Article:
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TALKING SEX: Many rivers to cross


JULIETTE BYNOE-SUTHERLAND

TALKING SEX: Many rivers to cross

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REMEMBER THE TIME when “family planning” or avoiding unplanned pregnancies was shrouded in secrecy? The ability of women to control the number of pregnancies they had was very limited.

Today, the right to access contraception through a variety of means is a routine part of a woman’s health experience and fiercely guarded. This was not always so and there was tremendous initial controversy in changing social norms in the early to mid-20th century.

Thanks to the pioneering work of Lady Grace Adams, Sir Clyde Gollop, Dame Billie Miller, Nurse Beryl Ward, Elrene Sealy, Dr G. Meerabai, Charles Alleyne, George Griffith and the many dedicated community nurses and educators too numerous to name, the idea of contraception is no longer controversial.

However, there are many sexual and reproductive health issues equally as problematic and in need of advocacy and consensus building.

Just ask Tre-ann, a 17-year-old student at a local tertiary institution who asked me if she could see a Barbados Family Planning Association (BFPA) doctor for a suspected sexually transmitted infection (STIs) without her parents. Her parents do not know she is sexually active.

Imagine the challenge facing the physician presented with a 16-or 17-year-old who needs treatment for a STI without a parent present.

Across the health system, a physician has a choice to treat based on his or her ethical oath and some do. Others request the teen to return with a guardian. Although the common law provides legal protection for doctors treating mature minors, in absence of clear legislation, many are reluctant to treat without parental consent unless it is an emergency.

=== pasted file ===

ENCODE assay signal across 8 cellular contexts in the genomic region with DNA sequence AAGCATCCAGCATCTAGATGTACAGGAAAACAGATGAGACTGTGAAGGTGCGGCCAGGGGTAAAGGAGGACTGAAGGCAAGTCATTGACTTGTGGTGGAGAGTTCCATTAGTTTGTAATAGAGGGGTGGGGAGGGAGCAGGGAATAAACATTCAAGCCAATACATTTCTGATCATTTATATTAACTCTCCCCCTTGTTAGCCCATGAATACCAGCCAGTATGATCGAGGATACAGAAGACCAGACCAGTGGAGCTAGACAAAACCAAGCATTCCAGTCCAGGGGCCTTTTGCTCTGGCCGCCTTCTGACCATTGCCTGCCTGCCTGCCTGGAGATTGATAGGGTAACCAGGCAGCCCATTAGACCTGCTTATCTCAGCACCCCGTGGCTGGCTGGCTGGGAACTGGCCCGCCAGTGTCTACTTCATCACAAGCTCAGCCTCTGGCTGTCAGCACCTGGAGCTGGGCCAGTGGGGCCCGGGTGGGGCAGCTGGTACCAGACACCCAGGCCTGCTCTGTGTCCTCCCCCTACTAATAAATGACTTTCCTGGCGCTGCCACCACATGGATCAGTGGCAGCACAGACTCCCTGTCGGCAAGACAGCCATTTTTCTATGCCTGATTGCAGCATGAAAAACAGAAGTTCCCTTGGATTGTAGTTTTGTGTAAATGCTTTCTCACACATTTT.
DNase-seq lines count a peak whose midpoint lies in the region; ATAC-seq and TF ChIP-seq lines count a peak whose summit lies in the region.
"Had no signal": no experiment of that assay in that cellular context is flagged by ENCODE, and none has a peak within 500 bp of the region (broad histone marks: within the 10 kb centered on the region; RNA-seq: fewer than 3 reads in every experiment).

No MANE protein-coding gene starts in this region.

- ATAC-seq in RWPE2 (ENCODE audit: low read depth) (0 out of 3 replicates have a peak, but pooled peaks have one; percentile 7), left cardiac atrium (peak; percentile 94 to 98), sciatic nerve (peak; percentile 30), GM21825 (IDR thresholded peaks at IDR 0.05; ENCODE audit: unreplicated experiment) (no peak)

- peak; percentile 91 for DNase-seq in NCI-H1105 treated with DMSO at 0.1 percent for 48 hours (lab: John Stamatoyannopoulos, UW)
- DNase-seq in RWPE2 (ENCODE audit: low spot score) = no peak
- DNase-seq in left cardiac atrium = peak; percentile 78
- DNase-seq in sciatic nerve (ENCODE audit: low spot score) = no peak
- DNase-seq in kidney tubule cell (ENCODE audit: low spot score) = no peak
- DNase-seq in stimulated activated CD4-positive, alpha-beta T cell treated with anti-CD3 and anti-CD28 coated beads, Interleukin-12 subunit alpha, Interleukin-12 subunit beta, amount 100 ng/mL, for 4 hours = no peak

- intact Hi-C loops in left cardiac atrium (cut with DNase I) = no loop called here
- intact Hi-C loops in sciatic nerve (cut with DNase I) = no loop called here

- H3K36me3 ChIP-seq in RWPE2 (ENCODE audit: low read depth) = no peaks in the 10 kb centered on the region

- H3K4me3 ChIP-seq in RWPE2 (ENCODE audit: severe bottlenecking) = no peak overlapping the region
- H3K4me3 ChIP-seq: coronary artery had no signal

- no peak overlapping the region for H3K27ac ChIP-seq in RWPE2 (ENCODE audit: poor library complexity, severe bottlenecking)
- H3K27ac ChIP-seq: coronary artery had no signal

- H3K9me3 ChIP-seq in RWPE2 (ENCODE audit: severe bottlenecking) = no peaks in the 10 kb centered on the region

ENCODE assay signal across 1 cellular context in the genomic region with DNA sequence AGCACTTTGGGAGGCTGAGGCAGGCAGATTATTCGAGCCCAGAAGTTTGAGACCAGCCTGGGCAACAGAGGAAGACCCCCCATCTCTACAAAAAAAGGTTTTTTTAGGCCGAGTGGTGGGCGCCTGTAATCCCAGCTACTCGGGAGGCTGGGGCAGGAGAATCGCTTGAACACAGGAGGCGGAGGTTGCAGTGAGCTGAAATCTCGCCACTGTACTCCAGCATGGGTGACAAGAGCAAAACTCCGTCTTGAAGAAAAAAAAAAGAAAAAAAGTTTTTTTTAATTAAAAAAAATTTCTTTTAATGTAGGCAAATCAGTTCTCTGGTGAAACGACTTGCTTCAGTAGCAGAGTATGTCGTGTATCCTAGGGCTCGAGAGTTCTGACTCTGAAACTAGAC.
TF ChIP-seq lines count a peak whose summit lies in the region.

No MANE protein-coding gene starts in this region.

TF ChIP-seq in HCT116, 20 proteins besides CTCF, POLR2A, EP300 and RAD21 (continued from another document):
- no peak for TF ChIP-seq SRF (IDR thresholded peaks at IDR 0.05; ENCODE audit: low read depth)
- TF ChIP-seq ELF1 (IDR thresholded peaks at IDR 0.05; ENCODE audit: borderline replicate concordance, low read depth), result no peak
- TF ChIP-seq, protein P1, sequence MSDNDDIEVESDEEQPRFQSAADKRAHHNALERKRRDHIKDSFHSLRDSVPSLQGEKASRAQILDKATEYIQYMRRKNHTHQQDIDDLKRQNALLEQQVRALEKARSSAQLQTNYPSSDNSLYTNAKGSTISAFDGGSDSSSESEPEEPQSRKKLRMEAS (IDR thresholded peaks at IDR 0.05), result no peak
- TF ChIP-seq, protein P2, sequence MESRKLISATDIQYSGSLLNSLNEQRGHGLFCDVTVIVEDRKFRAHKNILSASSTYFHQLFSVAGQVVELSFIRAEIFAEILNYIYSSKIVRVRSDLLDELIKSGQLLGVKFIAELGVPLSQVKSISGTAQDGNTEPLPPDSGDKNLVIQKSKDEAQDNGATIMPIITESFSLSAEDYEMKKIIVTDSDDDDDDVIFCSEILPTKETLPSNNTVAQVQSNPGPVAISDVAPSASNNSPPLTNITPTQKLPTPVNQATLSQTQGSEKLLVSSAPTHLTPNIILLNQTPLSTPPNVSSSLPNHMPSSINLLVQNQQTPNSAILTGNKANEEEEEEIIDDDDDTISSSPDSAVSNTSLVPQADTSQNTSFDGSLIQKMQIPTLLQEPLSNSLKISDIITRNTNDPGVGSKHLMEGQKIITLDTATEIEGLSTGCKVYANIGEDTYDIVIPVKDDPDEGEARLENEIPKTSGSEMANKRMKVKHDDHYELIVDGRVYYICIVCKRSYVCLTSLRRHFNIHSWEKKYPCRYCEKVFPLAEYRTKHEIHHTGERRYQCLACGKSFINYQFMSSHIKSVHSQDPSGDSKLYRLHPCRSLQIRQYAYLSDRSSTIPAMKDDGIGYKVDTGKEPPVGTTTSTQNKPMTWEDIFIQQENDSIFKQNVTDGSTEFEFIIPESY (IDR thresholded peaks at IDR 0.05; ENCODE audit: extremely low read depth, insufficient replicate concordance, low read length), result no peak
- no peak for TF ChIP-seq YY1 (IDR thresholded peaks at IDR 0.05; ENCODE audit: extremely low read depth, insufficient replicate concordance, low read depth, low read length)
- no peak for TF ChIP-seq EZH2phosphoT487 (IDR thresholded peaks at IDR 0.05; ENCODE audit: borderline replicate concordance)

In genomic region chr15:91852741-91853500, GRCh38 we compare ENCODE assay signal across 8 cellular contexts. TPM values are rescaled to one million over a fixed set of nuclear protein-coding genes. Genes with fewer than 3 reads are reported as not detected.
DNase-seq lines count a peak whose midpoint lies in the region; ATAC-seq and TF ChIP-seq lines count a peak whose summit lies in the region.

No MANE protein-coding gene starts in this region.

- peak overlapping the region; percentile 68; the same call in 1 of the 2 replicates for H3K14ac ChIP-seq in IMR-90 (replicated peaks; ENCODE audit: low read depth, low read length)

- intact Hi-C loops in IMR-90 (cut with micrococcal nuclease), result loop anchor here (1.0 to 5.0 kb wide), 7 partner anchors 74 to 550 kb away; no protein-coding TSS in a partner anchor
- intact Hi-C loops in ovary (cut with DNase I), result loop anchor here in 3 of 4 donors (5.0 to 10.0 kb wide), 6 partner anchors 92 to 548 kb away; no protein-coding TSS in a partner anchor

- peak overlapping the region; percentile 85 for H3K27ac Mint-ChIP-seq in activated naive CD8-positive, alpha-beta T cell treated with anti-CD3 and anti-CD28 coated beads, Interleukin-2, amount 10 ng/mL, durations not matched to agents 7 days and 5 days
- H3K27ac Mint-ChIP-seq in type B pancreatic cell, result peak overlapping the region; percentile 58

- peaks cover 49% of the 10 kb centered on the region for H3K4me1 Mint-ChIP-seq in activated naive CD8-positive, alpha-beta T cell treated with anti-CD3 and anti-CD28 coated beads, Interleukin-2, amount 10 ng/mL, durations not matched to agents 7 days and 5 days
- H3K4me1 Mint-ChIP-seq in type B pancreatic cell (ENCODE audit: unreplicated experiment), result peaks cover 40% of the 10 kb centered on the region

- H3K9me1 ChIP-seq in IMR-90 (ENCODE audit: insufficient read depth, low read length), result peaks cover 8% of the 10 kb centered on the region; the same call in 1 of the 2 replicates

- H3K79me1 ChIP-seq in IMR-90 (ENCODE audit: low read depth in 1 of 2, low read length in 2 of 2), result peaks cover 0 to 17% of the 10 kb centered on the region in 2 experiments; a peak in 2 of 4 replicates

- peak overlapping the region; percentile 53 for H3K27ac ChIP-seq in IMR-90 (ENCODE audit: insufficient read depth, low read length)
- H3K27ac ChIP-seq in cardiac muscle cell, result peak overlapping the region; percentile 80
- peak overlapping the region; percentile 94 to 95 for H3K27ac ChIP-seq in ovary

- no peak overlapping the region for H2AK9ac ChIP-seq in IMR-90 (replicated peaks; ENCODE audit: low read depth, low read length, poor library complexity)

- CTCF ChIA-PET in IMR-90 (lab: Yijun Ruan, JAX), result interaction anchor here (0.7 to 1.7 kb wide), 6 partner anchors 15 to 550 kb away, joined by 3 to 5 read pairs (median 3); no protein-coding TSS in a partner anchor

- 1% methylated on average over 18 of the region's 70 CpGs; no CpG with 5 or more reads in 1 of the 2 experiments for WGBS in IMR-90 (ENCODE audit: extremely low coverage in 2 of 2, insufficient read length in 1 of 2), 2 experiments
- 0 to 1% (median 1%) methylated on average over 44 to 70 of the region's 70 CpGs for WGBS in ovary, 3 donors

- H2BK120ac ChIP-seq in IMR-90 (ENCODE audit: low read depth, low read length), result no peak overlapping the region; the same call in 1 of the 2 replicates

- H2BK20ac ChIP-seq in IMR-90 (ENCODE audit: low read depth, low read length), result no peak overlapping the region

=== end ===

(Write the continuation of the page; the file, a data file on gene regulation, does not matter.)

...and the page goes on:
Therefore, access to services for sexually active 16-and 17-year-olds remain an elusive battle yet to be won. For many, Tre-ann should not be sexually active, even if legally permitted. She should have abstained and therefore should face the consequences of her sinful fornication. I like to call this “the wages of sin is death” argument.

Why not move the age of sexual consent from 16 to 18 so that there is no disconnect between the age you can lawfully have sex (16) and the age of maturity (18) when you can lawfully seek treatment without parents.

This view would immediately criminalise a significant number of 16-and 17-year-olds who are having sex with each other. This is what I call the “overkill” argument. What about the parents’ rights to know and control what their children are doing or how they are being treated? If not parents, who will pay for treatment and medication? What about the human rights of the adolescent? All of these views and the absence of consensus have slowed progress.

Teen sexuality is complicated. At BFPA, we know that diverse approaches are needed beyond fixing the law to allow Tre-ann access without her parents. We want teens to delay sexual activity and know that some teens are committed to abstaining and should be supported. Those already pursuing healthy sexual exploration with peers need to learn safe practices and relationship skills.

Many primary and secondary schools are confronting risky or promiscuous sexual activity by students and current curricula are weak on sexualities. Although, many parents do an excellent job at preparing their teens for sexual decision-making, some parents do not provide the information or positive role model that teens need.

Tre-ann can get her information from the Internet or a peer, or she can buy medication and self-treat. At BFPA, we would prefer her to have unfettered access to doctors, nurses and social work professionals to make the necessary psychosocial and clinical assessments of her situation and provide her with treatment and counselling as needed.

So there are many rivers to cross in the sexual and reproductive health arena in Barbados. Over the next few months BFPA will bring you the issues, the true stories and the diverse perspectives that make up our association.

Juliette Bynoe-Sutherland is the executive director at the BFPA. The health clinic can be reached at 427-2027 or [email protected]

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